• Lead Researcher: Dr. Beebe-Dimmer 

Genetics & Prostate Cancer

Family history of the disease is one of the strongest risk factors for prostate cancer. In addition to prostate-specific family history, program members identified gene regions associated with familial clustering of breast and prostate cancer among first-degree family members in a set of 50 families participating in a large study of hereditary prostate cancer. A genome-wide multipoint nonparametric linkage analyses was conducted among these families with the strongest evidence for linkage detected at 16q22 (LOD=3.07 at rs722579), a region very close to another previously reported to be in linked to prostate cancer in a set of 317 families from the same study. In collaboration with the University of Michigan and Johns Hopkins University, Dr. Beebe-Dimmer also reported that carriers of a rare G84E variant in HOXB13 had a younger age at diagnosis and were more likely to have a family history of prostate cancer than non-carriers of the variant. The variant was not associated with high grade or advanced stage tumors.

  • Lead Researcher: Dr. Beebe-Dimmer 
  • Grant: K07 CA127214
Androgen Deprivation Therapy & Prostate Cancer

Negative side effects for men treated with Androgen Deprivation Therapy (ADT) were evaluated using SEER-Medicare data. Duration of ADT use was associated with increased risk of fracture irrespective of the timing of use, however, risk declined over time among those patients who stopped treatment. Other side effects of ADT use included a modest increase in cataract incidence (HR=1.09, 95% CI 1.06-1.12).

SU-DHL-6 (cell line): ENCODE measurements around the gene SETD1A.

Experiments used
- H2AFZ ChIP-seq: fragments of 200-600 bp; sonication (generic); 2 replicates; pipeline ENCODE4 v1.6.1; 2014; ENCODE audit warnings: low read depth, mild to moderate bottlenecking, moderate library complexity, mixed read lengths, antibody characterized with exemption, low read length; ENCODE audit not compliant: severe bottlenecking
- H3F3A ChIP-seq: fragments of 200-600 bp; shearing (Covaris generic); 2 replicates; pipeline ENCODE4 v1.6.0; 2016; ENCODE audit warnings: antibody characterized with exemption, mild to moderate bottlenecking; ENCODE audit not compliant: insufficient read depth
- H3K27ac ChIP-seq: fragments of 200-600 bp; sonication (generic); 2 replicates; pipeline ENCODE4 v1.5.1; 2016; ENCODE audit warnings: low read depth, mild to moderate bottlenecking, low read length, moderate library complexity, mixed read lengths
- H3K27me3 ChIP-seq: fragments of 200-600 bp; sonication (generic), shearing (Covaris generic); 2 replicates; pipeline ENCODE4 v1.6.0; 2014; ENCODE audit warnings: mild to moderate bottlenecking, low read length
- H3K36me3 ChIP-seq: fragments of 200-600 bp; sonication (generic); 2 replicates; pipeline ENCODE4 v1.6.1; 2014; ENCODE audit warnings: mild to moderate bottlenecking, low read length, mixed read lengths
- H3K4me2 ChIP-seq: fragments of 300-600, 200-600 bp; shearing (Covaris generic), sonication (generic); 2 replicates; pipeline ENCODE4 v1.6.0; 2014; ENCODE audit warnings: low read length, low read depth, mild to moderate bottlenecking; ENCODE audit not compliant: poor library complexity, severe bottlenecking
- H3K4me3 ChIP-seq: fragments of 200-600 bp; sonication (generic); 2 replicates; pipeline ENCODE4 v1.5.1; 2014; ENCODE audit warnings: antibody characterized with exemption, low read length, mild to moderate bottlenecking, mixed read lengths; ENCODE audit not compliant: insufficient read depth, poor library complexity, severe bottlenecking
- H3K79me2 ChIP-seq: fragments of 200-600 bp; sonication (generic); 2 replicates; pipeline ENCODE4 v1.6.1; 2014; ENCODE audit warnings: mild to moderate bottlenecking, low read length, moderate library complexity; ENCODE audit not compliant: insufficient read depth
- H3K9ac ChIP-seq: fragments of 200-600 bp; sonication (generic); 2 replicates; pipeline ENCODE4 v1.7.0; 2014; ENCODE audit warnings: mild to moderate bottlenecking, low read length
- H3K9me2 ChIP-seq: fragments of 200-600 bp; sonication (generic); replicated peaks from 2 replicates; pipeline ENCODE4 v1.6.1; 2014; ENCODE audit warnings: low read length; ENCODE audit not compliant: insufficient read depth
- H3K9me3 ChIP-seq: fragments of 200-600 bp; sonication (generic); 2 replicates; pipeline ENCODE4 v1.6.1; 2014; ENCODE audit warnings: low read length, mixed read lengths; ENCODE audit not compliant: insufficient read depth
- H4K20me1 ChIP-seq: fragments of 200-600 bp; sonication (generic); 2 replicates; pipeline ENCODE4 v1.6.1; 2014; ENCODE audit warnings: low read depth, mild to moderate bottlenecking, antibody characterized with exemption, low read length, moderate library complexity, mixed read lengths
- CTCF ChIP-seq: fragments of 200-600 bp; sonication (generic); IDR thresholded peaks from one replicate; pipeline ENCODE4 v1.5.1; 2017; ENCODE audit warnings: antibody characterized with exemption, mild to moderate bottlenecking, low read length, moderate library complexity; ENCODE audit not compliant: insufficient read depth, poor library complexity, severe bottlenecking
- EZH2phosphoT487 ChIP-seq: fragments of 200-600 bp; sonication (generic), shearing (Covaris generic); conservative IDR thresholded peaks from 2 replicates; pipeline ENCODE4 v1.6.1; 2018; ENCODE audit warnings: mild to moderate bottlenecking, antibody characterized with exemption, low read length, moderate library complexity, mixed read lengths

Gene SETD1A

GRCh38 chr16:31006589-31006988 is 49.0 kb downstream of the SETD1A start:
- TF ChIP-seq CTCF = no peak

• Lead Researcher: Dr. Beebe-Dimmer 
Racial Disparities & Renal Cell Carcinoma

Relatively little is known about the underlying contributors to racial disparities in renal cell carcinoma. In a large, multi-center case-control study, several novel observations have been made. Karmanos led projects included the discovery of differential smoking associated risks by race and obesity and a stronger role for obesity in renal cancer risk in whites as compared to African Americans. The proportion of patients presenting with small, asymptomatic renal cell carcinoma increased across the study period, with 24% of patients overall having at least 2 significant comorbidities at the time of diagnosis, suggesting the need for increased use of nephron sparing surgery.